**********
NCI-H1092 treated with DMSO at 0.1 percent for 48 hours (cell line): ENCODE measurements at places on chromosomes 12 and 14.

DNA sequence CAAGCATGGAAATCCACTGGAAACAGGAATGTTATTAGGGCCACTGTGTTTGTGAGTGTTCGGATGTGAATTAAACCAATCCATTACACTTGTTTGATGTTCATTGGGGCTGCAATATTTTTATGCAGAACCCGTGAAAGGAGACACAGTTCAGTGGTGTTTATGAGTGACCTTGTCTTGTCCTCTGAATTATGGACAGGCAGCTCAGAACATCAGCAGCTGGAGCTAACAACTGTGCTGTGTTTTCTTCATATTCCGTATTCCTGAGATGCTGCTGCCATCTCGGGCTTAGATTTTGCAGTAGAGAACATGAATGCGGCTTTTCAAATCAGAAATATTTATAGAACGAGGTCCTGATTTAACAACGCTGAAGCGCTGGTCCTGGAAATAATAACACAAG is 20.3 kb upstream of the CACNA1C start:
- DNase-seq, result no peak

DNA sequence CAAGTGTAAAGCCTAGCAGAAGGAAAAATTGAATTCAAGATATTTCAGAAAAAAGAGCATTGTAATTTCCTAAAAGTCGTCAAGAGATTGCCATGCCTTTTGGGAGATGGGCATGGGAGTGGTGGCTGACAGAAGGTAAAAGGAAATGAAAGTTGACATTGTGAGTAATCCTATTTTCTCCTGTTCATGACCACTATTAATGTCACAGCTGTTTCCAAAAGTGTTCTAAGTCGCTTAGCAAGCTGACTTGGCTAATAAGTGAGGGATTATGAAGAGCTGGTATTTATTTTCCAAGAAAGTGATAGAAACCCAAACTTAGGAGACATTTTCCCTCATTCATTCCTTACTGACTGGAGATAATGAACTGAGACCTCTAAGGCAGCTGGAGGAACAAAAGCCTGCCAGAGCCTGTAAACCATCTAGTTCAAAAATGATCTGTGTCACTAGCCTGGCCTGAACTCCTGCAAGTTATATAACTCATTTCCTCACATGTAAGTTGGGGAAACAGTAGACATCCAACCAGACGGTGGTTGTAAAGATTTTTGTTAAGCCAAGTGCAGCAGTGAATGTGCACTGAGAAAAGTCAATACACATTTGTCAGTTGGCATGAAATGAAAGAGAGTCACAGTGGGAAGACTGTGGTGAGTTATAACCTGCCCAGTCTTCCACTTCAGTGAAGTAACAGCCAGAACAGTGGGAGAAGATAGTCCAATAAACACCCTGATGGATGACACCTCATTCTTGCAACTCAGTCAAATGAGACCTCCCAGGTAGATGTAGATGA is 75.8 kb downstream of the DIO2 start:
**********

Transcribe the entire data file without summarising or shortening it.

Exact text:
NCI-H1092 treated with DMSO at 0.1 percent for 48 hours (cell line): ENCODE measurements at places on chromosomes 12 and 14.

DNA sequence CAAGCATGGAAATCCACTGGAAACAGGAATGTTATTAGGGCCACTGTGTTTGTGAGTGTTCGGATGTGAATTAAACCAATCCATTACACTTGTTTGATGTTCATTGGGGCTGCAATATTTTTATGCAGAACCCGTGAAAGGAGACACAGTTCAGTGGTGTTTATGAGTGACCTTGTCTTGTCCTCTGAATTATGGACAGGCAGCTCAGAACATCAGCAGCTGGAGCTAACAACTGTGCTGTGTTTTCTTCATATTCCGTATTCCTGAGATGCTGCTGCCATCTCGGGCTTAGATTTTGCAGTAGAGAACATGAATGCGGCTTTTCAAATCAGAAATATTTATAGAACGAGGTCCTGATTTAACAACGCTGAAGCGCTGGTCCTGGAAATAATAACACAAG is 20.3 kb upstream of the CACNA1C start:
- DNase-seq, result no peak

DNA sequence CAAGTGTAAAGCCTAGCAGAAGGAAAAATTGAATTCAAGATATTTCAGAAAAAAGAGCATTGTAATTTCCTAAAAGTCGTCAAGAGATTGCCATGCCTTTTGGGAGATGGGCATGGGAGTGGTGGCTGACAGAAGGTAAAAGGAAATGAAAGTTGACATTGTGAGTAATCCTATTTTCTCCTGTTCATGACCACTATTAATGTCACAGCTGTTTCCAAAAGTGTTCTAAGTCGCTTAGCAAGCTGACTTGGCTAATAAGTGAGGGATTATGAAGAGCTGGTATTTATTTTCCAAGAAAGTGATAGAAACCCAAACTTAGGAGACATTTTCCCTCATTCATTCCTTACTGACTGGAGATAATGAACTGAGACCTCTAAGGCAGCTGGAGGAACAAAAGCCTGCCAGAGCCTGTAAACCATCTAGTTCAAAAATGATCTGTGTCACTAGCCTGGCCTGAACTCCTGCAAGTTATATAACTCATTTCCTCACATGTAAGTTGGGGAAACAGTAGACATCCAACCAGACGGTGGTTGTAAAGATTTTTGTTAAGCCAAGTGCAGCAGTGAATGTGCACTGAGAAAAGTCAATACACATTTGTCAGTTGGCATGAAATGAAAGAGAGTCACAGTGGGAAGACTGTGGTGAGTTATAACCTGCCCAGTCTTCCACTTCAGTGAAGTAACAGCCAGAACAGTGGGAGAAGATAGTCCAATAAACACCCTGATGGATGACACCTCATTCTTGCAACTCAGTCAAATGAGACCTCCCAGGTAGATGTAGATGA is 75.8 kb downstream of the DIO2 start: